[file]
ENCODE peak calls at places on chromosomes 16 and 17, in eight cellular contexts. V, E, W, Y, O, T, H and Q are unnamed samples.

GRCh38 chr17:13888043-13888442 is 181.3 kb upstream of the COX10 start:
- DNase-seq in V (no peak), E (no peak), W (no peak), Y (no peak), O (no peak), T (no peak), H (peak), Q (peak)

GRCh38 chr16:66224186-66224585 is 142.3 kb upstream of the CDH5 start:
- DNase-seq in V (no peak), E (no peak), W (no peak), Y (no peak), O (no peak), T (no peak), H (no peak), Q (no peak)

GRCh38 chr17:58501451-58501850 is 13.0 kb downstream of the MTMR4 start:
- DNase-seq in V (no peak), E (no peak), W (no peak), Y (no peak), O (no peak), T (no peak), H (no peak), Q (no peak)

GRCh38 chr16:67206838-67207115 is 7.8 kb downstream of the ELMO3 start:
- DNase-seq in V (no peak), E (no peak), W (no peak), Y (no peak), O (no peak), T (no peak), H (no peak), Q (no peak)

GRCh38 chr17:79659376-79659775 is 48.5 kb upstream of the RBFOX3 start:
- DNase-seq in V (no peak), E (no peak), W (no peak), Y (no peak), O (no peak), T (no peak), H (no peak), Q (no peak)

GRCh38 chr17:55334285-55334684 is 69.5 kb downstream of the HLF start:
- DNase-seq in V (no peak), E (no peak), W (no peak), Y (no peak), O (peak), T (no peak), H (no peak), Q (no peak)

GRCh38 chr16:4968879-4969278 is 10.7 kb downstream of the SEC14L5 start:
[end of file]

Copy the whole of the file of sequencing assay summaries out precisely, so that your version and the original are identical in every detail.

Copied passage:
ENCODE peak calls at places on chromosomes 16 and 17, in eight cellular contexts. V, E, W, Y, O, T, H and Q are unnamed samples.

GRCh38 chr17:13888043-13888442 is 181.3 kb upstream of the COX10 start:
- DNase-seq in V (no peak), E (no peak), W (no peak), Y (no peak), O (no peak), T (no peak), H (peak), Q (peak)

GRCh38 chr16:66224186-66224585 is 142.3 kb upstream of the CDH5 start:
- DNase-seq in V (no peak), E (no peak), W (no peak), Y (no peak), O (no peak), T (no peak), H (no peak), Q (no peak)

GRCh38 chr17:58501451-58501850 is 13.0 kb downstream of the MTMR4 start:
- DNase-seq in V (no peak), E (no peak), W (no peak), Y (no peak), O (no peak), T (no peak), H (no peak), Q (no peak)

GRCh38 chr16:67206838-67207115 is 7.8 kb downstream of the ELMO3 start:
- DNase-seq in V (no peak), E (no peak), W (no peak), Y (no peak), O (no peak), T (no peak), H (no peak), Q (no peak)

GRCh38 chr17:79659376-79659775 is 48.5 kb upstream of the RBFOX3 start:
- DNase-seq in V (no peak), E (no peak), W (no peak), Y (no peak), O (no peak), T (no peak), H (no peak), Q (no peak)

GRCh38 chr17:55334285-55334684 is 69.5 kb downstream of the HLF start:
- DNase-seq in V (no peak), E (no peak), W (no peak), Y (no peak), O (peak), T (no peak), H (no peak), Q (no peak)

GRCh38 chr16:4968879-4969278 is 10.7 kb downstream of the SEC14L5 start: